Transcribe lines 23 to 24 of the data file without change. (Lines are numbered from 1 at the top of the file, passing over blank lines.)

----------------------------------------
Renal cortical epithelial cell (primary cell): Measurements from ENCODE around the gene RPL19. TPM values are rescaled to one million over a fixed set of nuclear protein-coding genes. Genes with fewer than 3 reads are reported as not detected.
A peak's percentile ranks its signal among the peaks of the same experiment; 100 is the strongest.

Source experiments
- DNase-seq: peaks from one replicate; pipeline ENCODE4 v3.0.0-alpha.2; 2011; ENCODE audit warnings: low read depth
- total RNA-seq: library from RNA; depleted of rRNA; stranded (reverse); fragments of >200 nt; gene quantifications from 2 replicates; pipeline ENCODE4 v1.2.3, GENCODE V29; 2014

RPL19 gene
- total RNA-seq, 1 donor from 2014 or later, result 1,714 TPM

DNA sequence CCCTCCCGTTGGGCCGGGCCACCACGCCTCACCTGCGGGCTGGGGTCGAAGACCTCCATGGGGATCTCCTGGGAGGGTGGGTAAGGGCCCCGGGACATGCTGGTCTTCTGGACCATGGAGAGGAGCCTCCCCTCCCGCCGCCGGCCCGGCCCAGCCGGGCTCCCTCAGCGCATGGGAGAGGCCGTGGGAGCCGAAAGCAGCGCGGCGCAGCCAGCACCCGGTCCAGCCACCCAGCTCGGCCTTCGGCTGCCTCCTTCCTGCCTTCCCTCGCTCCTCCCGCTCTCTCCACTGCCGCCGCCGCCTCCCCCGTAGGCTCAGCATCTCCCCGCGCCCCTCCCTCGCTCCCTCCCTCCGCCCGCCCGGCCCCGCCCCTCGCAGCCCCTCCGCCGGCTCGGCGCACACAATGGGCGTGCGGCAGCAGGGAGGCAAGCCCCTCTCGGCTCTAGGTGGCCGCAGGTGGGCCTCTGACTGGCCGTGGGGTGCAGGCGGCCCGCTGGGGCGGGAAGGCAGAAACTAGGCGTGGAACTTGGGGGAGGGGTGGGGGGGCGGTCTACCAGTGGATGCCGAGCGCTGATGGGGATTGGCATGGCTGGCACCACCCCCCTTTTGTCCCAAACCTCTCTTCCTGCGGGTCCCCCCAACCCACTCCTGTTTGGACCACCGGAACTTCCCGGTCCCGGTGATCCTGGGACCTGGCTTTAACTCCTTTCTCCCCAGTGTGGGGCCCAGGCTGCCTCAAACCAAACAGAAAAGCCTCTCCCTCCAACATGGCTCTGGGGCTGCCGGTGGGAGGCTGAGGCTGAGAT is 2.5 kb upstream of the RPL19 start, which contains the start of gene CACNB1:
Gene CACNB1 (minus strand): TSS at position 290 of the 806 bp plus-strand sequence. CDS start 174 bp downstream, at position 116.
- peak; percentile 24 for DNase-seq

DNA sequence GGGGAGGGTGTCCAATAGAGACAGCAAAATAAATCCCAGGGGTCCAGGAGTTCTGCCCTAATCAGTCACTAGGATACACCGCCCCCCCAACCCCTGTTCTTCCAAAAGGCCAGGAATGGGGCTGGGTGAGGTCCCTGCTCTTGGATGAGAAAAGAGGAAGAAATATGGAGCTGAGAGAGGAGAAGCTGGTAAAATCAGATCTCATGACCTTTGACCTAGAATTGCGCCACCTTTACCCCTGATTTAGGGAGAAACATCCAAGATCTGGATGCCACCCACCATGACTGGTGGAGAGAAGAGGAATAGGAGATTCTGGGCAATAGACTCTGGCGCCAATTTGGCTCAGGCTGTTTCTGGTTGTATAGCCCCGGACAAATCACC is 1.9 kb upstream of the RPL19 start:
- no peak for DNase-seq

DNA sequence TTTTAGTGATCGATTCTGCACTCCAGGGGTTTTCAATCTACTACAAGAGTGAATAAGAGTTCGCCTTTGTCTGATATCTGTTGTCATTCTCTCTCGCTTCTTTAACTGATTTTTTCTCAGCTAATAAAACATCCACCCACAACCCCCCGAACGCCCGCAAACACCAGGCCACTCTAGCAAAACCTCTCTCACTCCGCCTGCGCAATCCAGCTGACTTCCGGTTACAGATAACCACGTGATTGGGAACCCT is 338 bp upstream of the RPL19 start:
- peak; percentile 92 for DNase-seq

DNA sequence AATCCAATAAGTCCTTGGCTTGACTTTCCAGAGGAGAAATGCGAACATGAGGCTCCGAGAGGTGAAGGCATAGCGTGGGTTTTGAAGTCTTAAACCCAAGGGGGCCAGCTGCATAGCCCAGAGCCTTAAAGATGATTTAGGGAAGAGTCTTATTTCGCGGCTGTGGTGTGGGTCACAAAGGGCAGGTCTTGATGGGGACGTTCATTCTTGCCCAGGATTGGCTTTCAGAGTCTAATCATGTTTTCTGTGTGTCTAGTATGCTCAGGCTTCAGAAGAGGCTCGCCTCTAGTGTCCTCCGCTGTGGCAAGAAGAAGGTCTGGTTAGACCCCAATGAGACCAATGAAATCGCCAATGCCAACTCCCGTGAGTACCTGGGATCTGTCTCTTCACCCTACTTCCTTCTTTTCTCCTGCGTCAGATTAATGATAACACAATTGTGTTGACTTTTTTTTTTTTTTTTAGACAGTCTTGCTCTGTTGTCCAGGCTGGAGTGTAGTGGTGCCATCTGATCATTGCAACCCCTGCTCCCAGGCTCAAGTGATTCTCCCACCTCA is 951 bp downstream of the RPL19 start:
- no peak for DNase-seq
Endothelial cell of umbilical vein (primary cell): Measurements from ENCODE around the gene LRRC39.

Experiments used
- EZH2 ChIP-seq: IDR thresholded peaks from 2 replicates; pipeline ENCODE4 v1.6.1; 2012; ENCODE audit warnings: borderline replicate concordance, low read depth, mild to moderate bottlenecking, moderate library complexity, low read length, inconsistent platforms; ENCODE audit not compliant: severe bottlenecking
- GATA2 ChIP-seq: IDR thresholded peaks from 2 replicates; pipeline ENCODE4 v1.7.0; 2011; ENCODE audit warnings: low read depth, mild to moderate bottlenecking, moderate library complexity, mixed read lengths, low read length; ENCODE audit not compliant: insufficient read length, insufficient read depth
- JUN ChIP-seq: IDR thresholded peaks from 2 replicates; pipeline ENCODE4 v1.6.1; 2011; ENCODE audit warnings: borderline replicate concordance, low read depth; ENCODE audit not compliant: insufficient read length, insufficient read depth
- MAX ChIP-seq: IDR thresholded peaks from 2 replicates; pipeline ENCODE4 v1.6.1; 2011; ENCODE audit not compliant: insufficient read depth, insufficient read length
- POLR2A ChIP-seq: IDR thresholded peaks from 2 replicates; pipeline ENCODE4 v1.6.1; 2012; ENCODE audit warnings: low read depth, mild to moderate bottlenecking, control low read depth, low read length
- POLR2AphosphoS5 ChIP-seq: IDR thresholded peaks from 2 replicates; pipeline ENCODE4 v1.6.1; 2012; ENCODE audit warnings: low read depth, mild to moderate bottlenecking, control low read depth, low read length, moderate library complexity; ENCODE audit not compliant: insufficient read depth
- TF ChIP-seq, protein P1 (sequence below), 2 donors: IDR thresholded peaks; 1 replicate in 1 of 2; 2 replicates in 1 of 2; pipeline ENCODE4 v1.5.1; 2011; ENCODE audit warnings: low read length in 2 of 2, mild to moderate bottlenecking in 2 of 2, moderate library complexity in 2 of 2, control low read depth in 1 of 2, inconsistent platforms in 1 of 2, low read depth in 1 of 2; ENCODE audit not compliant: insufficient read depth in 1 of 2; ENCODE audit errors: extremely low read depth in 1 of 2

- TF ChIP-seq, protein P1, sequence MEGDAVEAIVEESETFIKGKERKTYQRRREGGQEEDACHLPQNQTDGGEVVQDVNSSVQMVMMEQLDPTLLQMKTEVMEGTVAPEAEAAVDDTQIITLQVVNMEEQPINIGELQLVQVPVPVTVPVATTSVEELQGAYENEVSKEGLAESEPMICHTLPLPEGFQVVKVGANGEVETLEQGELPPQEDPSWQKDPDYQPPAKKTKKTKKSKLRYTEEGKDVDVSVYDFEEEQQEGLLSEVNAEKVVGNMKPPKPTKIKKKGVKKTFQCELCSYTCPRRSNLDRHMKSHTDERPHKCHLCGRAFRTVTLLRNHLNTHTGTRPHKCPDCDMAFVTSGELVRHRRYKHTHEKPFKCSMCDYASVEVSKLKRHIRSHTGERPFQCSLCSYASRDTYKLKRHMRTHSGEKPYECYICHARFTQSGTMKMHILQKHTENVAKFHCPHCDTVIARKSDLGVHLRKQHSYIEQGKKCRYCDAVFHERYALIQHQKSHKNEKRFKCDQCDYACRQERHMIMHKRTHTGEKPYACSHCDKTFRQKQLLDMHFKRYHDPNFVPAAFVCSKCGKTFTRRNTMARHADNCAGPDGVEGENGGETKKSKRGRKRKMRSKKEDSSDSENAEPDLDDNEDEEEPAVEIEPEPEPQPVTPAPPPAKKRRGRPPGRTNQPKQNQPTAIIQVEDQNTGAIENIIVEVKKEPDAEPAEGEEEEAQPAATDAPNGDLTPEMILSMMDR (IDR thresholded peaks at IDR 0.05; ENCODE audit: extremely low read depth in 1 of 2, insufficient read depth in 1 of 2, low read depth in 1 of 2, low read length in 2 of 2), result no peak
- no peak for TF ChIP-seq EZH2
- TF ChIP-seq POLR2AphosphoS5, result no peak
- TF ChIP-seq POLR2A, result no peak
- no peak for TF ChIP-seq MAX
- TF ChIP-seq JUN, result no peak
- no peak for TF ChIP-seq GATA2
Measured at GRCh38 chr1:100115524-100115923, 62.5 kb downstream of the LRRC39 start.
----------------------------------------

- POLR2A ChIP-seq: IDR thresholded peaks from 2 replicates; pipeline ENCODE4 v1.6.1; 2012; ENCODE audit warnings: low read depth, mild to moderate bottlenecking, control low read depth, low read length
- POLR2AphosphoS5 ChIP-seq: IDR thresholded peaks from 2 replicates; pipeline ENCODE4 v1.6.1; 2012; ENCODE audit warnings: low read depth, mild to moderate bottlenecking, control low read depth, low read length, moderate library complexity; ENCODE audit not compliant: insufficient read depth